Secunderabad Railway Station.

secunderabad-station

Raman and Sudarsan,  family friends from my teenage days, now live in Secunderabad. They have recently been posting some old photographs from the twin cities of Hyderabad and Secunderabad on Facebook and this is one such photograph taken in 1928.  The station is very much different now, but when this story takes place, it was not too different.

Secunderabad station had a special place in my life and let me tell you why.

Despite being North of Hyderabad, all trains from anywhere in India, terminating at Hyderabad would first go to Secunderabad and then to Hyderabad and would halt their for up to twenty minutes while some engine exchange took place.  A bit of a nuisance really, and once I settled down in the Northern parts of India, if we went by train, we would get off at Secunderabad and take a taxi or an auto rickshaw to go to Hyderabad where my late wife Urmeela’s family lived and continue to till today.  That would save about an hour’s time spent in the train at the Secunderabad station, the time taken to go to Hyderabad and from there to her home.

In November 1968, I was travelling from Chennai to Hyderabad by train to get married. Urmeela had come to the Secunderabad station to surprise and receive  me.  Since I was not expecting anybody to receive me at Secunderabad,  I had decided to go to Hyderabad in the same train, as I was to stay in a hotel near the station there till the marriage.  When the train halted at Secunderabad and all the passengers had alighted, I found a shoe shine boy to polish my shoes and sat back to relax and read inside the compartment.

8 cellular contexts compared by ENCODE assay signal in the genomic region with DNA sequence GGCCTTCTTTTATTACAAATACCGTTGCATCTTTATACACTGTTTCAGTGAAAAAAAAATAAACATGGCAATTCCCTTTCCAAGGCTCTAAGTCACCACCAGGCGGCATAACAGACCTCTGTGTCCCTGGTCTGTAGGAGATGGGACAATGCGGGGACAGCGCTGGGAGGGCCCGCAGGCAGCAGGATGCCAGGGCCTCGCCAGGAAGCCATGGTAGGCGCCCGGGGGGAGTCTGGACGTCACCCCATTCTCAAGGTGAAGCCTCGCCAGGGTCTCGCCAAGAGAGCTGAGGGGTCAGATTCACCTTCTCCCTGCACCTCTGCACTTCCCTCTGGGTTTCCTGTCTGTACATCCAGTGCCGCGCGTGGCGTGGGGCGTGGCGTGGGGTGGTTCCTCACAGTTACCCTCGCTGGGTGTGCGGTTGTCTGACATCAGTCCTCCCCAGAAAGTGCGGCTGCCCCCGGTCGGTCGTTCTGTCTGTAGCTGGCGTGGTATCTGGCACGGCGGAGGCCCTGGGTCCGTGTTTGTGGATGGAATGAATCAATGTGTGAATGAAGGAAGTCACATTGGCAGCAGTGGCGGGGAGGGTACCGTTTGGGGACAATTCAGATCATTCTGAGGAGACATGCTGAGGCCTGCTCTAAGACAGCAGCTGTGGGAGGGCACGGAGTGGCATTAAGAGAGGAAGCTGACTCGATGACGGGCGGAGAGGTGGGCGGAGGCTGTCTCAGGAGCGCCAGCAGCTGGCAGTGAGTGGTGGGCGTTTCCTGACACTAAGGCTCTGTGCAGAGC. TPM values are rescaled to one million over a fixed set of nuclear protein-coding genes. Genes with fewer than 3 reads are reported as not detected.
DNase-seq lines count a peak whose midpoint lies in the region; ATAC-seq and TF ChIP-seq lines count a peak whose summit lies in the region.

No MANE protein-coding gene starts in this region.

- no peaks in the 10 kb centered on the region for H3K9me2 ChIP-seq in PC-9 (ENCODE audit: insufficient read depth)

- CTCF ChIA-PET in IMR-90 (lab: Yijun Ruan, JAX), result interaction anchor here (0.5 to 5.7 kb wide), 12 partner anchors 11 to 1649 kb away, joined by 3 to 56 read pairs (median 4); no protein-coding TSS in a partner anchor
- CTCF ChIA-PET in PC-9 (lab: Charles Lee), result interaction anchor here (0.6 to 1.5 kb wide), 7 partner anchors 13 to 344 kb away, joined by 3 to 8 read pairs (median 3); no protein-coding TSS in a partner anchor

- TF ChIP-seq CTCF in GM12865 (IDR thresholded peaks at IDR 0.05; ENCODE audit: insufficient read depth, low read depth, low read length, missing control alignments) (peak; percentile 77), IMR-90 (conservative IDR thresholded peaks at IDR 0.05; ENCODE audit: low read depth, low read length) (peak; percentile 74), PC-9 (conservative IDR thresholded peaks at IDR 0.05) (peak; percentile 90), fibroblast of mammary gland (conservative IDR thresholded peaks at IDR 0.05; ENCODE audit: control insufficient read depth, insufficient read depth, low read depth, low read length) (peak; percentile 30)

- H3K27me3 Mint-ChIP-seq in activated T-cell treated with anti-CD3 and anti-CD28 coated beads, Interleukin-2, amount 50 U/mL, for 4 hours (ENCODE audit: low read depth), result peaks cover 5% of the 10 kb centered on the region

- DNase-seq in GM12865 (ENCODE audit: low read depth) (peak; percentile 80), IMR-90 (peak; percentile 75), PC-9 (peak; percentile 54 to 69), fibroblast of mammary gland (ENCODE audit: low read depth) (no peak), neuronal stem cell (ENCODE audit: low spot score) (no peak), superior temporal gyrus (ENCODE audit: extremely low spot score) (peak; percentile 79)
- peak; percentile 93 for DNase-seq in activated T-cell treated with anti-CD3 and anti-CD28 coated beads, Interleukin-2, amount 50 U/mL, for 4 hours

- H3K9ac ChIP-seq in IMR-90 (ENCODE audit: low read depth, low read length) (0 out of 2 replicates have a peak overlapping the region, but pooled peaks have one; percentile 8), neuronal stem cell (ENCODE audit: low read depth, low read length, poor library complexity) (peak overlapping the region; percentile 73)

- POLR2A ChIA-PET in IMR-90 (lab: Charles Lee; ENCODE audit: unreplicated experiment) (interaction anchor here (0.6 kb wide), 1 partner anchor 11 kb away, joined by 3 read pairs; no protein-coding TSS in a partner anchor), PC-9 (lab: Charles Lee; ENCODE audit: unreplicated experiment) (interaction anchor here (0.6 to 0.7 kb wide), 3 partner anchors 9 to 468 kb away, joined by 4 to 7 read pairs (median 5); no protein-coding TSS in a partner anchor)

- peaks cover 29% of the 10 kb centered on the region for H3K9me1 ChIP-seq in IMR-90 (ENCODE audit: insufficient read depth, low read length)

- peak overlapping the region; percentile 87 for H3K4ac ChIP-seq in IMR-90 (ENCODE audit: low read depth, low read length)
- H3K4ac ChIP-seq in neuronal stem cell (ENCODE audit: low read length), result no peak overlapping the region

Urmeela missed seeing me anywhere and decided that I had changed my mind about the marriage and had given her the slip.  She went back home and was inconsolable with the entire household in panic as all arrangements had been made for the wedding in the evening.

Just picture the scene.  Those were days when there were no telephone connections  and I in any case was living off a suitcase as a travelling trainee.  The family did n0t know how or who to contact and there was a pall of gloom.

After checking into the hotel at Hyderabad and showering and changing, I got myself an auto rickshaw and reached Urmeela’s home around 11.00 in the morning and there was stunned silence but great joy in seeing me.  Urmeela was quite furious and till I calmed her down was ready to call off the wedding for having put her through the experience earlier.

Till the day she died, the one joke that would lighten up her mood was her husband’s tryst with a shoeshine boy at the Secunderabad railway station on his wedding day!

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43 Responses to Secunderabad Railway Station.

  1. How horrible not to be able to make contact! What a difference from now.
    Cheerful Monk recently posted..Yay, Razor!

    • Cathy in NZ says:

      Shanker, that is a disaster “no shoeshine boys” – what has happened to that business? What are folk doing for extra money? Or are they doing some other hawker’s trade at the station/s?